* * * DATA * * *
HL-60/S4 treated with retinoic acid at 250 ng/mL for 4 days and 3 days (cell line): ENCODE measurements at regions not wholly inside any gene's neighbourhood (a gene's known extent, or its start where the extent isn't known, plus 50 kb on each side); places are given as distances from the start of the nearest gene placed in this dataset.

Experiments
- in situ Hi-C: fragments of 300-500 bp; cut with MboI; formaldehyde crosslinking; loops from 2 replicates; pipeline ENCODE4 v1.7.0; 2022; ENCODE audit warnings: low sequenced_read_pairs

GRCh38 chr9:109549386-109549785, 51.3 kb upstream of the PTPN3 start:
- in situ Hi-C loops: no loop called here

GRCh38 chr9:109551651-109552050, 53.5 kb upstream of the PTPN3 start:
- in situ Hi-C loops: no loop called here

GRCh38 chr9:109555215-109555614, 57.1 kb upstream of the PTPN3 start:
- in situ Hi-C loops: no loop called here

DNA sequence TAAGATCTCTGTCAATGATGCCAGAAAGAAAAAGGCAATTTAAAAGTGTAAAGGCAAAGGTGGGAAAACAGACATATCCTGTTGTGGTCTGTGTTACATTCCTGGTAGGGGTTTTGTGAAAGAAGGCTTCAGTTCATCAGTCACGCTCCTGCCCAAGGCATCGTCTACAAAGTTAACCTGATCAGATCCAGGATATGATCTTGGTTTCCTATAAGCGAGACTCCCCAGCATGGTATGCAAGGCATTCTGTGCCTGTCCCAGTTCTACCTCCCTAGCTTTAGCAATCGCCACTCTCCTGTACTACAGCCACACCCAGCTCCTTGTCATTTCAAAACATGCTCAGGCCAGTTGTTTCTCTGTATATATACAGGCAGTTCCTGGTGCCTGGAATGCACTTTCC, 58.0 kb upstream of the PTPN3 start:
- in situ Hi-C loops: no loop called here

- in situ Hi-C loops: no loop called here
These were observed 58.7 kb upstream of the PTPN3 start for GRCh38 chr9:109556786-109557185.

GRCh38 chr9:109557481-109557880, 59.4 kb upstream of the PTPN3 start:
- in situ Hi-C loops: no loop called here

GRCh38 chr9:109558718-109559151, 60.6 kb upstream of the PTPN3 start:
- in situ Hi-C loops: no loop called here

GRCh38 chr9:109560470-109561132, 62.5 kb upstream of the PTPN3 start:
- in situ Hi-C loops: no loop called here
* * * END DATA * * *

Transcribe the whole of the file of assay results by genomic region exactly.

HL-60/S4 treated with retinoic acid at 250 ng/mL for 4 days and 3 days (cell line): ENCODE measurements at regions not wholly inside any gene's neighbourhood (a gene's known extent, or its start where the extent isn't known, plus 50 kb on each side); places are given as distances from the start of the nearest gene placed in this dataset.

Experiments
- in situ Hi-C: fragments of 300-500 bp; cut with MboI; formaldehyde crosslinking; loops from 2 replicates; pipeline ENCODE4 v1.7.0; 2022; ENCODE audit warnings: low sequenced_read_pairs

GRCh38 chr9:109549386-109549785, 51.3 kb upstream of the PTPN3 start:
- in situ Hi-C loops: no loop called here

GRCh38 chr9:109551651-109552050, 53.5 kb upstream of the PTPN3 start:
- in situ Hi-C loops: no loop called here

GRCh38 chr9:109555215-109555614, 57.1 kb upstream of the PTPN3 start:
- in situ Hi-C loops: no loop called here

DNA sequence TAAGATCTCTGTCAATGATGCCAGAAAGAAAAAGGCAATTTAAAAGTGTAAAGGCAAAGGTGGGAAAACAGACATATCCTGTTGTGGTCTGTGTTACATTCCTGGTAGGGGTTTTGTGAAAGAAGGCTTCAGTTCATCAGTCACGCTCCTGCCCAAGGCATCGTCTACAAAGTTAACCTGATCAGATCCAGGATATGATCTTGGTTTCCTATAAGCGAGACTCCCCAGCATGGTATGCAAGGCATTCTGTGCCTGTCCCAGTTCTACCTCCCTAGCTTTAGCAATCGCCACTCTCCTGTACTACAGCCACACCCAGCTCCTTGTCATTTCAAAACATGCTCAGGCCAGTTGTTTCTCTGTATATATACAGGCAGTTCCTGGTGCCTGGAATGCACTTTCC, 58.0 kb upstream of the PTPN3 start:
- in situ Hi-C loops: no loop called here

- in situ Hi-C loops: no loop called here
These were observed 58.7 kb upstream of the PTPN3 start for GRCh38 chr9:109556786-109557185.

GRCh38 chr9:109557481-109557880, 59.4 kb upstream of the PTPN3 start:
- in situ Hi-C loops: no loop called here

GRCh38 chr9:109558718-109559151, 60.6 kb upstream of the PTPN3 start:
- in situ Hi-C loops: no loop called here

GRCh38 chr9:109560470-109561132, 62.5 kb upstream of the PTPN3 start:
- in situ Hi-C loops: no loop called here